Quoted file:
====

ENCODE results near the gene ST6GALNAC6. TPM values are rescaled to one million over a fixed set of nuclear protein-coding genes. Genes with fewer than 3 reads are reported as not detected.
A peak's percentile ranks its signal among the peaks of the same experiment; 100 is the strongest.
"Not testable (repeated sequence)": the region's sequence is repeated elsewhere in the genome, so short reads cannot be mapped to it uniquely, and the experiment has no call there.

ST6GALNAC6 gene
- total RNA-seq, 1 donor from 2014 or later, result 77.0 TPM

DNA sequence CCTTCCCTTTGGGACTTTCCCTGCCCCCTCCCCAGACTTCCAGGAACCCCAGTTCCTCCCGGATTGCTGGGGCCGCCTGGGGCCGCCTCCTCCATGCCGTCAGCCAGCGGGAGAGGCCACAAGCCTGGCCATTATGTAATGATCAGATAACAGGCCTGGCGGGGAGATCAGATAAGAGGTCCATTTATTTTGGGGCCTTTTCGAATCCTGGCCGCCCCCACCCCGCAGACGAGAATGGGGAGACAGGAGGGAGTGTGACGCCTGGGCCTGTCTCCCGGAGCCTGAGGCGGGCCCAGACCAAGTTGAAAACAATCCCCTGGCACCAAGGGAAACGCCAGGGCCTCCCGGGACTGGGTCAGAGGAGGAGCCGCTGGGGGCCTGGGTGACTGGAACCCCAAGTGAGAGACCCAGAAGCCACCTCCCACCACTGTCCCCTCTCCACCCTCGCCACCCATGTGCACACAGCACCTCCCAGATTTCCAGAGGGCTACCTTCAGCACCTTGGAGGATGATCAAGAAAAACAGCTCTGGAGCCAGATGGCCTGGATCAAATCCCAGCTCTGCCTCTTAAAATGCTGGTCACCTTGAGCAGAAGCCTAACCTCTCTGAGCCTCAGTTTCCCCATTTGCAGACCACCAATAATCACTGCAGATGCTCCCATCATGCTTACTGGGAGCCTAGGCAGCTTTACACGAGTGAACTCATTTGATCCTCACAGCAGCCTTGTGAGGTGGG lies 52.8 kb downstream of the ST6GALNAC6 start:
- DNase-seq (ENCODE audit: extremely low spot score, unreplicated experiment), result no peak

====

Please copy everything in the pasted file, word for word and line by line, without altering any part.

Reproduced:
ENCODE results near the gene ST6GALNAC6. TPM values are rescaled to one million over a fixed set of nuclear protein-coding genes. Genes with fewer than 3 reads are reported as not detected.
A peak's percentile ranks its signal among the peaks of the same experiment; 100 is the strongest.
"Not testable (repeated sequence)": the region's sequence is repeated elsewhere in the genome, so short reads cannot be mapped to it uniquely, and the experiment has no call there.

ST6GALNAC6 gene
- total RNA-seq, 1 donor from 2014 or later, result 77.0 TPM

DNA sequence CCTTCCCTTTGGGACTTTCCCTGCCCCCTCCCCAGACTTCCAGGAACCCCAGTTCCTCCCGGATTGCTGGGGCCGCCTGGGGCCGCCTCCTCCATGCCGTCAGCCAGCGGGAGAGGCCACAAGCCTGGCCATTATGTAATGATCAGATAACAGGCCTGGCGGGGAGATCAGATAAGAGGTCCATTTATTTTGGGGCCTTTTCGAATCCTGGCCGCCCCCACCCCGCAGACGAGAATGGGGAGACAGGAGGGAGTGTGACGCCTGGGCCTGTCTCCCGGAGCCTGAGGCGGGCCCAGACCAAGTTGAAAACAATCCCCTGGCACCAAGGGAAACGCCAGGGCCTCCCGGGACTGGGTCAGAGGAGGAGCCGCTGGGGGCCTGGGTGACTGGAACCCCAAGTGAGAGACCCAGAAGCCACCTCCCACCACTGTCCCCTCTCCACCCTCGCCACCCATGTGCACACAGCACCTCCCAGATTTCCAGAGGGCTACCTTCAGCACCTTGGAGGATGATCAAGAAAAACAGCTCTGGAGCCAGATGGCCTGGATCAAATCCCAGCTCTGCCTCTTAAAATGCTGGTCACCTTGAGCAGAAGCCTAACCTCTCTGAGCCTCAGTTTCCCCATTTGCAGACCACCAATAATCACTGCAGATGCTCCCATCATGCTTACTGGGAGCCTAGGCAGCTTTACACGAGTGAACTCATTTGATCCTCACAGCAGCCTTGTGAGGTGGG lies 52.8 kb downstream of the ST6GALNAC6 start:
- DNase-seq (ENCODE audit: extremely low spot score, unreplicated experiment), result no peak